Pritzker’s tollway chairman Will Evans is out after tumultuous tenure
He’s leaving after assuming power over the day-to-day operations of the Illinois State Toll Highway Authority in a move some called a ‘power grab.’
Shortly after taking office in 2019, Gov. J.B. Pritzker signed legislation dismantling the tollway board, citing the need for reform at a billion-dollar government agency and calling it “a new day for the Illinois Tollway.”
Three years later, the tollway board chairman Pritzker appointed in early 2019, former Peoples Gas president Will Evans, is resigning, a Pritzker spokeswoman confirmed Friday, after a tumultuous tenure.
It was Evans’ decision to step aside, according to the spokeswoman, who said Pritzker will appoint Dorothy Abreu to replace him.
Abreu, a banker, couldn’t be reached.
In October, Evans pushed a resolution through the tollway board that gave him and whoever might chair the board in the future unprecedented power over the agency’s day-to-day operations, which, for decades, have been overseen by the agency’s full-time executive director, also appointed by the governor.
The resolution, drafted by Kathleen Pasulka-Brown, the tollway’s general counsel, “reorganized” the tollway so key positions would report directly to Evans rather than fall under the domain of executive director Jose Alvarez, as Evans asserted control over billions of dollars of contracts.
Some viewed the move as a conflict of interest. The tollway board led by Evans also votes on such contracts.
“He certainly tipped the scales differently than it was intended,” said state Sen. Laura Murphy, D-Des Plaines, who was involved in a Dec. 7 state Senate Transportation Committee hearing at which Evans and Pasulka-Brown were questioned about that “power grab.”
Evans overseeing procurement was “one of many concerns,” Murphy said.
She said she’s backing legislation that would put “the appropriate power in the appropriate hands.”
During the December hearing, Evans said he not only has the power under state statute to make such organizational changes but also that he was mandated to act as the top administrative officer because of tollway “bylaws” adopted by a previous regime that declared the chairman is also the agency’s chief executive officer.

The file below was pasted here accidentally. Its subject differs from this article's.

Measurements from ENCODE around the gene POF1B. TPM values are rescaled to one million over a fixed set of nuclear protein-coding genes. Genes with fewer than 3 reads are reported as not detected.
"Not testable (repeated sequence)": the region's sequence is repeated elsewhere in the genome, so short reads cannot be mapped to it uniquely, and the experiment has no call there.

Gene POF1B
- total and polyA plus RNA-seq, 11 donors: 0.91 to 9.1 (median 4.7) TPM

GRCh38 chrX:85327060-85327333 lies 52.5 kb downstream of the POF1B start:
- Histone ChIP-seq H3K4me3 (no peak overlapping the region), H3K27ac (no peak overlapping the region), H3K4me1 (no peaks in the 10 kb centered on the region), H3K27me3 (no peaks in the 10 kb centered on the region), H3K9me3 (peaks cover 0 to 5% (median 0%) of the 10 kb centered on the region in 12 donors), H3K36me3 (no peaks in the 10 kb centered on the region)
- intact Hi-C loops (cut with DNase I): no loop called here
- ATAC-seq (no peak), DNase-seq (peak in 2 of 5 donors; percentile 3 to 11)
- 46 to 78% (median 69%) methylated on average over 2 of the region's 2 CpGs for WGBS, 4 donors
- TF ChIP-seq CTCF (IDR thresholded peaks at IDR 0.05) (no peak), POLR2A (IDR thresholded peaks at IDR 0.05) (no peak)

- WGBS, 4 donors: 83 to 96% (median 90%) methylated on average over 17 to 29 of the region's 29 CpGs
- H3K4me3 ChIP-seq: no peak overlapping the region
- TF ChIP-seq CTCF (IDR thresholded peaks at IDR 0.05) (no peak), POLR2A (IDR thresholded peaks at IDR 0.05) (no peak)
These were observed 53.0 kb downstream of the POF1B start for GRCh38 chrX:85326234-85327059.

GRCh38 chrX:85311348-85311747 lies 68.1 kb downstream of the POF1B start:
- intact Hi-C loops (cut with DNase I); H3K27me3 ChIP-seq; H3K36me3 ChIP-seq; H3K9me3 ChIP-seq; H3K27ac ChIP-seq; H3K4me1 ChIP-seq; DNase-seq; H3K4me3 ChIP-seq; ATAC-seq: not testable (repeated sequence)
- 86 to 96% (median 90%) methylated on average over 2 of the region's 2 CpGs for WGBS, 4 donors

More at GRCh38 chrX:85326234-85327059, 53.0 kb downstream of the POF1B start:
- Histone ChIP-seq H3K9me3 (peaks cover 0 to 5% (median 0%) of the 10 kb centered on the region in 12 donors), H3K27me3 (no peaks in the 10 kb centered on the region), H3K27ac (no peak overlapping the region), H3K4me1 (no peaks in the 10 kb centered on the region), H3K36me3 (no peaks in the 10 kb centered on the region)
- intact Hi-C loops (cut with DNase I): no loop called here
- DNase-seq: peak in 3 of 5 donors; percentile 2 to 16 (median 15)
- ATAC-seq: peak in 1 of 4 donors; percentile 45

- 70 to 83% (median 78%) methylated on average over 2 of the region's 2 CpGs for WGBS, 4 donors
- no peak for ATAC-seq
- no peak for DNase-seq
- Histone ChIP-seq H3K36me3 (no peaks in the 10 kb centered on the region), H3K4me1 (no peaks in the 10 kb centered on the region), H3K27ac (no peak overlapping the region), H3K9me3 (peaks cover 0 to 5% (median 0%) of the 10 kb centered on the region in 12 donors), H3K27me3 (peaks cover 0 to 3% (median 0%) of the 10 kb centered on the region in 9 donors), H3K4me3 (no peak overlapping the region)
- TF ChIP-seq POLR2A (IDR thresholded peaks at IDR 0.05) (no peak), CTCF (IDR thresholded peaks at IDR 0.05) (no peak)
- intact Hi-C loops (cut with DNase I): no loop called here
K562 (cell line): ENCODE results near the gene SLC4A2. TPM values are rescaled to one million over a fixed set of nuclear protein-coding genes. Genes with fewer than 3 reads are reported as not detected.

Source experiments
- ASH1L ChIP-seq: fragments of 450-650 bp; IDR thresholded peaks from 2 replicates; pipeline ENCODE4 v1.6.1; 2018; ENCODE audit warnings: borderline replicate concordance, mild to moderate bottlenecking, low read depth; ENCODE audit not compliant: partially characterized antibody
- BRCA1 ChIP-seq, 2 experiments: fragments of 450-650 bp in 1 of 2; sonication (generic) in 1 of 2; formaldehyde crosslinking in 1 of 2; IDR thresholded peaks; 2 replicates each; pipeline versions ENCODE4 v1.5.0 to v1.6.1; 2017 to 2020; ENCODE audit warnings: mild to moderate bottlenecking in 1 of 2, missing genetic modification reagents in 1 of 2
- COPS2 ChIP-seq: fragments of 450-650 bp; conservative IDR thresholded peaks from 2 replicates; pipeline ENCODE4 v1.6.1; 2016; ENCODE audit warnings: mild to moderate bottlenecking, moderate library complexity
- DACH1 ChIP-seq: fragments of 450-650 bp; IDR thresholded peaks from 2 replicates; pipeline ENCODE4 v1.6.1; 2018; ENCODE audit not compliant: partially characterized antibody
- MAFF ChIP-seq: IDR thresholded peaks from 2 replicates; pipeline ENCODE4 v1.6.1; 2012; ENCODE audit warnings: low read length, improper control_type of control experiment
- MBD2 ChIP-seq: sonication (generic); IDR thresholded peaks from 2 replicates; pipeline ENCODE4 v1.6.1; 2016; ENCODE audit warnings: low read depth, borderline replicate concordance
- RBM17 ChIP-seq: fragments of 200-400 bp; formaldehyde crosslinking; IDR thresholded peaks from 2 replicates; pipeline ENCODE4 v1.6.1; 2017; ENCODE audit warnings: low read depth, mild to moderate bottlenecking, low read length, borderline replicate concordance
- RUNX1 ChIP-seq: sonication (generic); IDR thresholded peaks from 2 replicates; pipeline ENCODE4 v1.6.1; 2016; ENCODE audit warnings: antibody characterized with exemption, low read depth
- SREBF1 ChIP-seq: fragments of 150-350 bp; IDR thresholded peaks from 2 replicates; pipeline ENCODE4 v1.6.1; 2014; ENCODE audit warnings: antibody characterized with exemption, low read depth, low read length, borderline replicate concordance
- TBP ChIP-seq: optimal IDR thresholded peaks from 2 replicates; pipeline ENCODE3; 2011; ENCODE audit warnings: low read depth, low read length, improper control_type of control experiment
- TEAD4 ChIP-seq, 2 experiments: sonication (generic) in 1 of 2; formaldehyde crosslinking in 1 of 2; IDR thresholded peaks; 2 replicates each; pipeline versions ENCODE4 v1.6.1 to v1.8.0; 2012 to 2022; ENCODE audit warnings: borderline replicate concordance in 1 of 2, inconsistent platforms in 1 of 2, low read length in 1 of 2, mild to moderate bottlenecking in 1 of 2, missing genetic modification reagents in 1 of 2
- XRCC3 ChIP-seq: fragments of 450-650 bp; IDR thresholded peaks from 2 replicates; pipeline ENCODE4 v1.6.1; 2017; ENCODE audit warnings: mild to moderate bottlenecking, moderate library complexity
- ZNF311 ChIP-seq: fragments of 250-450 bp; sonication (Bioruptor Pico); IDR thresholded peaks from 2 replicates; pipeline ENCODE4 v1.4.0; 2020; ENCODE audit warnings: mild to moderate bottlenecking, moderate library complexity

What resulted was something of a constitutional crisis inside the agency that pitted Evans against Alvarez.
Evans said during the hearing that the changes were meant to make the agency “excellent” and that he had helped usher in a new era of “transparency and accountability.”
His tenure has been marked by a series of controversial decisions:
- Not long after Pritzker appointed him, Evans voted on a multimillion-dollar tollway contract that included an engineering firm he’d previously worked for.
- He proposed renovating his tollway office at a cost to taxpayers that likely would have been in the hundreds of thousands of dollars but later backed off.
- He gave $250 to Illinois Attorney General Kwame Raoul’s campaign fund at the time Evans needed legal wing support on the tollway reorganization from Pasulka-Brown, whose position is in the attorney general’s office.
Pasulka-Brown testified at the Dec. 7 hearing that she did not consult with the attorney general’s office on this.
A Raoul spokeswoman said the contribution came from a campaign fundraiser.
Evans told the committee he’d mentioned the change in passing to Christian Mitchell, one of Pritzker’s deputy governors.
Asked about Evans, Pasulka-Brown declined to respond to questions except to say, “You have facts, you don’t have all the facts.”
Pasulka-Brown was appointed to the post by Raoul — with the consent of Evans — in April 2019.
Pasulka-Brown, whose yearly salary of more than $200,000 makes her the highest-paid tollway general counsel in modern times, previously worked for a now-defunct Chicago law firm where she’d been a partner, Pugh, Jones & Johnson, P.C. That firm was used twice by the tollway in 2019 on bond issues through which the system was borrowing nearly $1 billion to finance roadwork.
The first, completed in July 2019, was initiated by Pasulka-Brown’s predecessor, according to a tollway spokeswoman. The second, completed in December 2019, was Pasulka-Brown’s call, according to the spokeswoman.
The law firms are chosen from a prequalified pool put together through a competitive selection process, the spokeswoman said, and the general counsel has the discretion to pick firms from that pool and does so on a “rotating” basis.